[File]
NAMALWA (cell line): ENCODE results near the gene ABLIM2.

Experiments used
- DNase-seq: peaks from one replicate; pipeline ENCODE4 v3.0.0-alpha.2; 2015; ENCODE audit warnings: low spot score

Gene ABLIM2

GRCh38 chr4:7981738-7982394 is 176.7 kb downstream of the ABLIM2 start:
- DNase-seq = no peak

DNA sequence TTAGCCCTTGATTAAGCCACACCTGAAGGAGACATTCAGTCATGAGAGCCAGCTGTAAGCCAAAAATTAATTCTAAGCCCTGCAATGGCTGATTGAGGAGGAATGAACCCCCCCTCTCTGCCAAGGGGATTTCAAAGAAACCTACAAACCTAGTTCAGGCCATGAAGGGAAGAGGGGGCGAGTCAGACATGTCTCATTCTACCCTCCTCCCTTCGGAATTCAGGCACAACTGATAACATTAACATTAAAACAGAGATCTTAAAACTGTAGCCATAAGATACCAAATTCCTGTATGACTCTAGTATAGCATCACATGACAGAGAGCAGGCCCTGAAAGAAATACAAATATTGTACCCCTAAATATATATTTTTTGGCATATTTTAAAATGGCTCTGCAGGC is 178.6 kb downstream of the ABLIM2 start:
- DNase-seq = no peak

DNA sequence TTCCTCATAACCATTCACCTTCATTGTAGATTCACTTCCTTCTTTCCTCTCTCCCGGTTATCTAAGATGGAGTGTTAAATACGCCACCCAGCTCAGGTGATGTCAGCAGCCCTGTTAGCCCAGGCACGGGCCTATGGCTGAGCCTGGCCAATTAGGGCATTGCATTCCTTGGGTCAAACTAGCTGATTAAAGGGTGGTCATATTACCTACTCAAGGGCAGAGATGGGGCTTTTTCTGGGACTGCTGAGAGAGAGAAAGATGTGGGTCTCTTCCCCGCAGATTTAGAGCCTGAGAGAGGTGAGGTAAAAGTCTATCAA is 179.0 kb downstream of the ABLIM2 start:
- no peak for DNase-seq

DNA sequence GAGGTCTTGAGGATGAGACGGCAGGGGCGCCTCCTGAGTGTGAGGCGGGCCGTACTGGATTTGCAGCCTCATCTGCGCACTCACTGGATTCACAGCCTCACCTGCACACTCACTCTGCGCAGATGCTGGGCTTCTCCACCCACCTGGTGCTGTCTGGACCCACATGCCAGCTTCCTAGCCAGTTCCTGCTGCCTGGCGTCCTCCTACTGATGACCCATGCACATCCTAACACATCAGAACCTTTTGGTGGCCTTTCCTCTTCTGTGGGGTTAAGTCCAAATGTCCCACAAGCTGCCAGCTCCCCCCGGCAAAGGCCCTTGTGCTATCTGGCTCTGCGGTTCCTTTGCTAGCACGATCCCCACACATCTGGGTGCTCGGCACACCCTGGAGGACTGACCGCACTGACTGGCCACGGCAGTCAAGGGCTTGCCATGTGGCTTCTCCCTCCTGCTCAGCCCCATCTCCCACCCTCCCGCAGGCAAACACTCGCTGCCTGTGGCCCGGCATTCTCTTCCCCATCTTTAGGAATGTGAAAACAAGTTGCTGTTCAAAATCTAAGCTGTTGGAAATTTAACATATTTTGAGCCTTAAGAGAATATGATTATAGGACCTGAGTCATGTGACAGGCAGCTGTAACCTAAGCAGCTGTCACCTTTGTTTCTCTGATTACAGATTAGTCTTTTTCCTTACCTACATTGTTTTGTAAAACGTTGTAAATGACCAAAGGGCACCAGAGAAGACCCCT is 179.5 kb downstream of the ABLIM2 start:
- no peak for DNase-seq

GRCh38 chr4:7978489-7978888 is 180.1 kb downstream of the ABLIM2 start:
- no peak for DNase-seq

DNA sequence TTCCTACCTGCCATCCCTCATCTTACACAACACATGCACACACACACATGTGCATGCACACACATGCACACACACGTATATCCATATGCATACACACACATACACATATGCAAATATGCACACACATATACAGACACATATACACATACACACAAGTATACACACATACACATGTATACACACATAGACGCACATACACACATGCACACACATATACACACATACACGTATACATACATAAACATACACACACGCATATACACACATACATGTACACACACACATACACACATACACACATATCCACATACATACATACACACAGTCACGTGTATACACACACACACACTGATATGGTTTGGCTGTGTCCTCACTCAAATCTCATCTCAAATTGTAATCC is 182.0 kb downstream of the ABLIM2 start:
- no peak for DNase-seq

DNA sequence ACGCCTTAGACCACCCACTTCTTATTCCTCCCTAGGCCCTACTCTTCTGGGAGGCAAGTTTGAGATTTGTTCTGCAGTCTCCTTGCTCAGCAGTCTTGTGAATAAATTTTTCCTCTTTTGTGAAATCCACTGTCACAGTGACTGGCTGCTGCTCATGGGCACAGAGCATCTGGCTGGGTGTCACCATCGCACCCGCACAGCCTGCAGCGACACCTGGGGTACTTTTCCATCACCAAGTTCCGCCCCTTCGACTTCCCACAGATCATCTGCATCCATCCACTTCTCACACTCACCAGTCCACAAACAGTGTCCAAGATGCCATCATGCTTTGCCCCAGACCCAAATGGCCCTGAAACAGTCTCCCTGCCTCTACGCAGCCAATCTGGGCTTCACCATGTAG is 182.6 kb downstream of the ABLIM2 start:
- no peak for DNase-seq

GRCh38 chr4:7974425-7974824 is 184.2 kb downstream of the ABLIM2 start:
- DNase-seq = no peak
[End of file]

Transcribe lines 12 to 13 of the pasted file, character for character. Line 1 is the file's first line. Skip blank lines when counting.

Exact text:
- no peak for DNase-seq

GRCh38 chr4:7978489-7978888 is 180.1 kb downstream of the ABLIM2 start: